A JPMorgan spokesperson said the bank did not admit any wrongdoing in the settlement, which will provide $55m to Virgin Island charities and anti-trafficking organisations.
The remaining $20m will cover the island territory’s legal expenses during the near year-long litigation in a federal court in New York.
The bank also settled its litigation with former executive Jes Staley, a former executive who was accused in court of hiding Epstein’s abuse in order to retain him as a client.
The terms of the settlement with Mr Staley are confidential.
Epstein was a client at JPMorgan between 1998 and 2013, despite reports of his sexual offending becoming widely known internally in 2006.
In 2008, he was convicted of procuring underage prostitues and sentenced to 18 months in prison.
It would take JPMorgan another two years to flag Epstein as a sex offender, according to court documents.
Epstein died by suicide in a Manhattan jail cell in 2019 while awaiting trial for sex trafficking crimes.
In a statement, a JPMorgan spokesperson said: “While the settlement does not involve admissions of liability, the firm deeply regrets any association with this man, and would never have continued doing business with him if it believed he was using the bank in any way to commit his heinous crimes.”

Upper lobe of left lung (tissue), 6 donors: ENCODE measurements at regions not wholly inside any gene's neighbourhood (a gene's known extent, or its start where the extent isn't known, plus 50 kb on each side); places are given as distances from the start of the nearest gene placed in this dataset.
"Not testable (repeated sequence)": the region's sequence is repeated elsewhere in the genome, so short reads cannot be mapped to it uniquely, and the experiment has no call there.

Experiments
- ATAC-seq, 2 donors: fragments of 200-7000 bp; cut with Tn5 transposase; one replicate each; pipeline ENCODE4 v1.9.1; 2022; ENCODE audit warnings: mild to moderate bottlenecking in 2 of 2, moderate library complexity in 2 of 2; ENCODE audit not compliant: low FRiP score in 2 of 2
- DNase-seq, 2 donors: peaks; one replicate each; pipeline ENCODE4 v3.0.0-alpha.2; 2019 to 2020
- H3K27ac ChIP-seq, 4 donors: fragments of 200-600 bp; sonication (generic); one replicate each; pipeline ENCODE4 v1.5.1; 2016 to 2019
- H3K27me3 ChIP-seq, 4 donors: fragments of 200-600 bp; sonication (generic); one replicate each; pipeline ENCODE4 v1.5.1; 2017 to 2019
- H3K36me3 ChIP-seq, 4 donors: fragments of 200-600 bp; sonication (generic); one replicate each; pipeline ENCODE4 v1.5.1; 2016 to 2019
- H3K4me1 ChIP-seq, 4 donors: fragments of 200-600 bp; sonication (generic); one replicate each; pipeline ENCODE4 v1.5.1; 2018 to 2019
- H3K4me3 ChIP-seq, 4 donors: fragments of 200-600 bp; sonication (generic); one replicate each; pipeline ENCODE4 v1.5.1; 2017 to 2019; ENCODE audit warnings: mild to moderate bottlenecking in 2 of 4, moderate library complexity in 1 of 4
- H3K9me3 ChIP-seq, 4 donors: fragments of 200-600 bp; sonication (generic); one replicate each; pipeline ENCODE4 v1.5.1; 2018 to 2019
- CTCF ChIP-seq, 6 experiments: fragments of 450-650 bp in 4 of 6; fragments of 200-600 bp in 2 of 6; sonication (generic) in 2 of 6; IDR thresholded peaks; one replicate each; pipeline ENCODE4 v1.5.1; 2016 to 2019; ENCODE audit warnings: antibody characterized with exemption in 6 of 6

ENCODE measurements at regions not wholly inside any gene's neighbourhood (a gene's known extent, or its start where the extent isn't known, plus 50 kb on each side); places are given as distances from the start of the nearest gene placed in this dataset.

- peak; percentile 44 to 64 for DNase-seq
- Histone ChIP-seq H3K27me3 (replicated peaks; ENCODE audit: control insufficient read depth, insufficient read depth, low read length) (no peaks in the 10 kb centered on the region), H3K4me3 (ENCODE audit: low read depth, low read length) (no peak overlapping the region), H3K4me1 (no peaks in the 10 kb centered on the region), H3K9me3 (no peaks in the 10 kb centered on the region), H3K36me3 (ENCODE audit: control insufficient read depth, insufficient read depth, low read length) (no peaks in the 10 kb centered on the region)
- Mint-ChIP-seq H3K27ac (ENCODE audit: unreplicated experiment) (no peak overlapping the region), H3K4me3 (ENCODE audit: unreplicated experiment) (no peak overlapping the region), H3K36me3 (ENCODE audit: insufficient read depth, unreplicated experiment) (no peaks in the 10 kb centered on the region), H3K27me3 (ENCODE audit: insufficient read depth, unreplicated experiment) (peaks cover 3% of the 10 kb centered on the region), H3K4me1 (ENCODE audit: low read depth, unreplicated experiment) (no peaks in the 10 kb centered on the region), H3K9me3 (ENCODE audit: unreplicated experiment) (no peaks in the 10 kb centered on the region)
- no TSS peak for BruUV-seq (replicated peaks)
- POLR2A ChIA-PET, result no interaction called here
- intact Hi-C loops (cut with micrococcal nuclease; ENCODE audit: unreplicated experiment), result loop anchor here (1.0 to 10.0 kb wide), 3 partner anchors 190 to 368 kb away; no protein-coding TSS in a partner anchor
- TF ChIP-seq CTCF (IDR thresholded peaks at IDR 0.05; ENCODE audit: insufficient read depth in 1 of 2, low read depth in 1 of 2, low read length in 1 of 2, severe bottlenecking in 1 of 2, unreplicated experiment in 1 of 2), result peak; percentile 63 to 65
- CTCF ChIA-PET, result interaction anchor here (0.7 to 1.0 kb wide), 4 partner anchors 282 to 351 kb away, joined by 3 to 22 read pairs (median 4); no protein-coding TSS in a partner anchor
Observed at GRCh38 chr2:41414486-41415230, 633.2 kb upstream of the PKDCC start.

Epstein withdrew as much as $750,000 a year in cash from JPMorgan accounts to pay off his network of enablers and the vulnerable girls and young women he trafficked to his two secluded islands in the US Virgin Islands, attorneys for the territory alleged in the lawsuit.
The USVI had previously said it was seeking at least $190m to settle the suit. A trial had been scheduled to begin in New York on 23 October.
In a statement, Virgin Islands Attorney General Ariel Smith said the settlement was the first time a bank had paid an enforcement action for involvement in human trafficking.
“As part of the settlement, JPMorgan has agreed to implement and maintain meaningful anti-trafficking measures, which will help prevent human trafficking in the future,” Ms Smith said in a statement.
“This settlement is an historic victory for survivors and for state enforcement, and it should sound the alarm on Wall Street about banks’ responsibilities under the law to detect and prevent human trafficking.”
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